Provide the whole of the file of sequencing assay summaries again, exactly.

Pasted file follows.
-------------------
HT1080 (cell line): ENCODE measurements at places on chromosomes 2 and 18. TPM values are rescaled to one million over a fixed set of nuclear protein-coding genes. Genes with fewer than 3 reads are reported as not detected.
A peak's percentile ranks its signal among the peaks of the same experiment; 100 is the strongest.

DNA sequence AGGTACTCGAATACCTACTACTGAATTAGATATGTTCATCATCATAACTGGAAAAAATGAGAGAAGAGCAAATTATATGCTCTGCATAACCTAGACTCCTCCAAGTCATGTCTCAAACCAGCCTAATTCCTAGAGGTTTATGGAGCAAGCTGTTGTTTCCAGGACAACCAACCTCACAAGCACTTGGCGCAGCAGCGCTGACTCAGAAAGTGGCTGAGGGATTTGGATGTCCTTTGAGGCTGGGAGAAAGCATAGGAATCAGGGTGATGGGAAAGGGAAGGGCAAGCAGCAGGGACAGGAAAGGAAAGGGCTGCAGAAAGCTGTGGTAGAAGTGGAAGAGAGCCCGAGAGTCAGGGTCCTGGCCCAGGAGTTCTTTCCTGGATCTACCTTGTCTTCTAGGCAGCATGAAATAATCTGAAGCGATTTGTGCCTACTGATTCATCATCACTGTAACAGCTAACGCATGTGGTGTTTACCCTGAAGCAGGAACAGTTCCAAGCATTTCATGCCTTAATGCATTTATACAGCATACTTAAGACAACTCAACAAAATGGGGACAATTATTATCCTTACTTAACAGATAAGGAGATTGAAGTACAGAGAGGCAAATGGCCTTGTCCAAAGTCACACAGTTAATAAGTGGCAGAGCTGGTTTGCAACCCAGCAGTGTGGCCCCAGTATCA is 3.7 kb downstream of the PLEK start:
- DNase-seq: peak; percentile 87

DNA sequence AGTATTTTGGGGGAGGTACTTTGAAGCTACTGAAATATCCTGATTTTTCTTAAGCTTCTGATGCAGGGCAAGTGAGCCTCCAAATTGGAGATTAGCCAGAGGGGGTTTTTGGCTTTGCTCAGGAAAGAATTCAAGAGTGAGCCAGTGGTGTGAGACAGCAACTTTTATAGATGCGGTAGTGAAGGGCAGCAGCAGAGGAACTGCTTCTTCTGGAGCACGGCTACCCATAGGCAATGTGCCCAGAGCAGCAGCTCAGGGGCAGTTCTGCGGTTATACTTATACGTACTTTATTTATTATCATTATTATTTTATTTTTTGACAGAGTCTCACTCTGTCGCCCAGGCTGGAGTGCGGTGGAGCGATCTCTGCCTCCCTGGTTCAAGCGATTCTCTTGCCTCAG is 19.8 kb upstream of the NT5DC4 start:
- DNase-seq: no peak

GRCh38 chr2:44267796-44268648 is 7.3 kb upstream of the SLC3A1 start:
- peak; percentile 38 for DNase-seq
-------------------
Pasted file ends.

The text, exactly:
HT1080 (cell line): ENCODE measurements at places on chromosomes 2 and 18. TPM values are rescaled to one million over a fixed set of nuclear protein-coding genes. Genes with fewer than 3 reads are reported as not detected.
A peak's percentile ranks its signal among the peaks of the same experiment; 100 is the strongest.

DNA sequence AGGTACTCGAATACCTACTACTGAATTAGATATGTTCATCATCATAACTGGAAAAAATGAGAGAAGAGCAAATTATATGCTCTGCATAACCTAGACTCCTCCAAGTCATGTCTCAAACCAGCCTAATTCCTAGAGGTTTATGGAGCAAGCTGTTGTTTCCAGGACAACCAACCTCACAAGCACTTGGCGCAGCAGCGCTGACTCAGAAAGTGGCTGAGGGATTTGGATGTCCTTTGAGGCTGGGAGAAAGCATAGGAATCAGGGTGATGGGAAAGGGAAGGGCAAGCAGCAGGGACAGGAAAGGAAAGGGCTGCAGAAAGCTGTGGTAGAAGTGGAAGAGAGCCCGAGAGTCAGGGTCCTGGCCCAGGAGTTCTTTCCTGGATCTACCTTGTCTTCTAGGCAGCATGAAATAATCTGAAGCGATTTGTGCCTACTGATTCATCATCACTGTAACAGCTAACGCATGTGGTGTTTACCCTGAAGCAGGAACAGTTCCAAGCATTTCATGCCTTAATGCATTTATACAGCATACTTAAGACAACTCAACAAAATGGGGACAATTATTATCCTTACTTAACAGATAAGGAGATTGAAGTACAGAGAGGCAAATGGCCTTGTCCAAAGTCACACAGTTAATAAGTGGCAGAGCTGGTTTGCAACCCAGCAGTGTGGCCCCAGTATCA is 3.7 kb downstream of the PLEK start:
- DNase-seq: peak; percentile 87

DNA sequence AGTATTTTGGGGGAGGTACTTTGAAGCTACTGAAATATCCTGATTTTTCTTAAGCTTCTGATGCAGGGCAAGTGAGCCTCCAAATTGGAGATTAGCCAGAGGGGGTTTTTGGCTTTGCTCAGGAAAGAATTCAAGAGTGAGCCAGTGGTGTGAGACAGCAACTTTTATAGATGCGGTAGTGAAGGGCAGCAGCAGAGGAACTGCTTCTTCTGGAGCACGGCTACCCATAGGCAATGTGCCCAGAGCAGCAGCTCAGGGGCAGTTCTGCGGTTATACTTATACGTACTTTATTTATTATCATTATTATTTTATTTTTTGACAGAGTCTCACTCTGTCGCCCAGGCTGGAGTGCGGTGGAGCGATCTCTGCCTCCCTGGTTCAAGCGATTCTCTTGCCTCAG is 19.8 kb upstream of the NT5DC4 start:
- DNase-seq: no peak

GRCh38 chr2:44267796-44268648 is 7.3 kb upstream of the SLC3A1 start:
- peak; percentile 38 for DNase-seq